Enter your first name and email below to immediately download the entire Art of Cross-Examination in an easy-to-read format. You'll also get FREE copies of two special reports, How to Successfully Make & Meet Objections and The Ten Critical Mistakes Trial Lawyers Make (and How to Avoid Them), as well as weekly tips for persuading jurors and winning trials. The only way to get these great tips is to enter your email below!
If by experience we have learned the first lesson of our art, to control our manner toward the witness even under the most trying circumstances, it then becomes important that we should turn our attention to the matter of our cross-examination. By our manner toward him we may have in a measure disarmed him, or at least put him off his guard, while his memory and conscience are being ransacked by subtle and searching questions, the scope of which shall be hardly apparent to himself; but it is only with the matter of our cross-examination that we can hope to destroy him.
What shall be our first mode of attack? Shall we adopt the fatal method of those we see around us daily in the courts, and proceed to take the witness over the same story that he has already given our adversary, in the absurd hope that he is going to change it in the repetition, and not retell it with double effect upon the jury? Or shall we rather avoid carefully his original story, except in so far as is necessary to refer to it in order to point out its weak spots? Whatever we do, let us do it with quiet dignity, with absolute fairness to the witness; and let us frame our questions in such simple language that there can be no misunderstanding or confusion. Let us imagine ourselves in the jury box, so that we may see the evidence from their standpoint. We are not trying to make a reputation for ourselves with the audience as “smart “cross-examiners. We are thinking rather of our client and our employment by him to win the jury upon his side of the case. Let us also avoid asking questions recklessly, without any definite purpose. Unskillful questions are worse than none at all, and only tend to uphold rather than to destroy the witness.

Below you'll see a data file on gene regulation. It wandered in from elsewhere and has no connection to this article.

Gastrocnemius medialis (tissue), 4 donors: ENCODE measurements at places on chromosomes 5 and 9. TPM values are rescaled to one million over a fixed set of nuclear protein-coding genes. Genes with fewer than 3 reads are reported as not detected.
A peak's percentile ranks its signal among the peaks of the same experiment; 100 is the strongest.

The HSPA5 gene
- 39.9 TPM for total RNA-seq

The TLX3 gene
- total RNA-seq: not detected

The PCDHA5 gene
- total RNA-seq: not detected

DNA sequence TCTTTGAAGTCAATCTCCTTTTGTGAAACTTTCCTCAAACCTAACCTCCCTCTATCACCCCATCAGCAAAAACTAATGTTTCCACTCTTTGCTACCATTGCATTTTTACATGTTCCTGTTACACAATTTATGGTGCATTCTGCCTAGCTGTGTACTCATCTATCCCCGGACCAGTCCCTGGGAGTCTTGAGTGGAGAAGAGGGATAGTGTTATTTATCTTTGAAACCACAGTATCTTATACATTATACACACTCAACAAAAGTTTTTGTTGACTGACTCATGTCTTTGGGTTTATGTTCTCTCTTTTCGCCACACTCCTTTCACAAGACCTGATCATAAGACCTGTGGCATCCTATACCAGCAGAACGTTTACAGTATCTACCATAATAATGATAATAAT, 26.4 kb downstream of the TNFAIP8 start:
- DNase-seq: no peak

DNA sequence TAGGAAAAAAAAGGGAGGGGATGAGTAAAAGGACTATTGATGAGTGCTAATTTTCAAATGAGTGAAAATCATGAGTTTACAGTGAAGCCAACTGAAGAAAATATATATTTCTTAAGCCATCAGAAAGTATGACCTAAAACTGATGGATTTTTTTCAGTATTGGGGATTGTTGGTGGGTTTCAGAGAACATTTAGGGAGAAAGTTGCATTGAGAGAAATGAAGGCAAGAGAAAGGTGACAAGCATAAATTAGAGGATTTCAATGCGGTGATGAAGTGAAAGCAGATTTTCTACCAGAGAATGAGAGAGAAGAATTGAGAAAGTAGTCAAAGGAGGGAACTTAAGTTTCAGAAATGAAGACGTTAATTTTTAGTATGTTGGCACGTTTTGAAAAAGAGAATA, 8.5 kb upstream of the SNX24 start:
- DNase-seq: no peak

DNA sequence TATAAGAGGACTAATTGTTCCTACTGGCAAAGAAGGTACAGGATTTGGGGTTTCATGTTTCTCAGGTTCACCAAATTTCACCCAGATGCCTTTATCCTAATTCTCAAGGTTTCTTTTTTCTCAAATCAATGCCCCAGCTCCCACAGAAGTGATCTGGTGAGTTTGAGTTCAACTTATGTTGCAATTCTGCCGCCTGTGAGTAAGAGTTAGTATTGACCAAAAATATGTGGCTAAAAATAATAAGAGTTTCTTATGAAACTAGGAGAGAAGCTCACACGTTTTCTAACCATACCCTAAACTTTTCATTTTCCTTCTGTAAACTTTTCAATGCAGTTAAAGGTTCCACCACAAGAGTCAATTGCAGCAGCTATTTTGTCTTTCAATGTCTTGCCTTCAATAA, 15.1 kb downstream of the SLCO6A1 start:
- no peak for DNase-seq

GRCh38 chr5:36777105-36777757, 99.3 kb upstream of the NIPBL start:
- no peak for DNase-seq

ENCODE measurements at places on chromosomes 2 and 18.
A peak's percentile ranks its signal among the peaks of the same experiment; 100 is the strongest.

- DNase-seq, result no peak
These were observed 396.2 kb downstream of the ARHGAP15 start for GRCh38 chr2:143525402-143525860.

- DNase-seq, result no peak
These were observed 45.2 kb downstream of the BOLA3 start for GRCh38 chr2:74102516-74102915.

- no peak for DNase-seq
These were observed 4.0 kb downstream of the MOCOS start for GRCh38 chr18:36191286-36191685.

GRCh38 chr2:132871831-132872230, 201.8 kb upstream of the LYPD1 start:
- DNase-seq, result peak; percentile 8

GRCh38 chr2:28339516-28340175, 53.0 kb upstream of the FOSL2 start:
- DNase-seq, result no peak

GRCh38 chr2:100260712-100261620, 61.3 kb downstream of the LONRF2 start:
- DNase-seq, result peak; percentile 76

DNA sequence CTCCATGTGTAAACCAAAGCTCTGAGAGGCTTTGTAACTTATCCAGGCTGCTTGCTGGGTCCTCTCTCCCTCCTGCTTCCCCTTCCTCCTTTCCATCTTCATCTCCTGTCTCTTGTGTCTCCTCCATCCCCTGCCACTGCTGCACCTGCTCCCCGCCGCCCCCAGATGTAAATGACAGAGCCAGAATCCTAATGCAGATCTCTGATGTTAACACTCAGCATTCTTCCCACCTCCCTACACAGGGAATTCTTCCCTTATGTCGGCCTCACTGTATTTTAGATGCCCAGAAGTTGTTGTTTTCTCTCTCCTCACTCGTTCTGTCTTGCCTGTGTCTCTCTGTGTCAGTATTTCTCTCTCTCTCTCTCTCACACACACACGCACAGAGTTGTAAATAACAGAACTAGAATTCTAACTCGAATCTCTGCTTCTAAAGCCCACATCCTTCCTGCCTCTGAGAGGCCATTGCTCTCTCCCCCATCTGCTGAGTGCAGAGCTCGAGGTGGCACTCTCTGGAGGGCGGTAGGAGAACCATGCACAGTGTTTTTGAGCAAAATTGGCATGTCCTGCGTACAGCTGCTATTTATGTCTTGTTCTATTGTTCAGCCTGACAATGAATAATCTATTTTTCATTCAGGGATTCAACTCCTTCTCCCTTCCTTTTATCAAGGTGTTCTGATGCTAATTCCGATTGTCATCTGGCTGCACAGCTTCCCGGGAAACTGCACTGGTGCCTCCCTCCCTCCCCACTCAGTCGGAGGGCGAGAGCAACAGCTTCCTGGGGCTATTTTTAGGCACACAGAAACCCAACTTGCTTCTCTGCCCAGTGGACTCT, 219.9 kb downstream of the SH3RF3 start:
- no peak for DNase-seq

All through the direct testimony of our imaginary witness, it will be remembered, we were watching his every movement and expression. Did we find an opening for our cross-examination? Did we detect the weak spot in his narrative? If so, let us waste no time, but go direct to the point. It may be that the witness’s situation in respect to the parties or the subject-matter of the suit should be disclosed to the jury, as one reason why his testimony has been shaded somewhat in favor of the side on which he testifies. It may be that he has a direct interest in the result of the litigation, or is to receive some indirect benefit therefrom. Or he may have some other tangible motive which he can gently be made to disclose. Perhaps the witness is only suffering from that partisanship, so fatal to fair evidence, of which oftentimes the witness himself is not conscious. It may even be that, if the jury only knew the scanty means the witness has had for obtaining a correct and certain knowledge of the very facts to which he has sworn so glibly, aided by the adroit questioning of the opposing counsel, this in itself would go far toward weakening the effect of his testimony. It may appear, on the other hand, that the witness had the best possible opportunity to observe the facts he speaks of, but had not the intelligence to observe these facts correctly. Two people may witness the same occurrence and yet take away with them an entirely different impression of it; but each, when called to the witness stand, may be willing to swear to that impression as a fact. Obviously, both accounts of the same transaction cannot be true; whose impressions were wrong? Which had the better opportunity to see? Which had the keener power of perception? All this we may very properly term the matter of our cross-examination.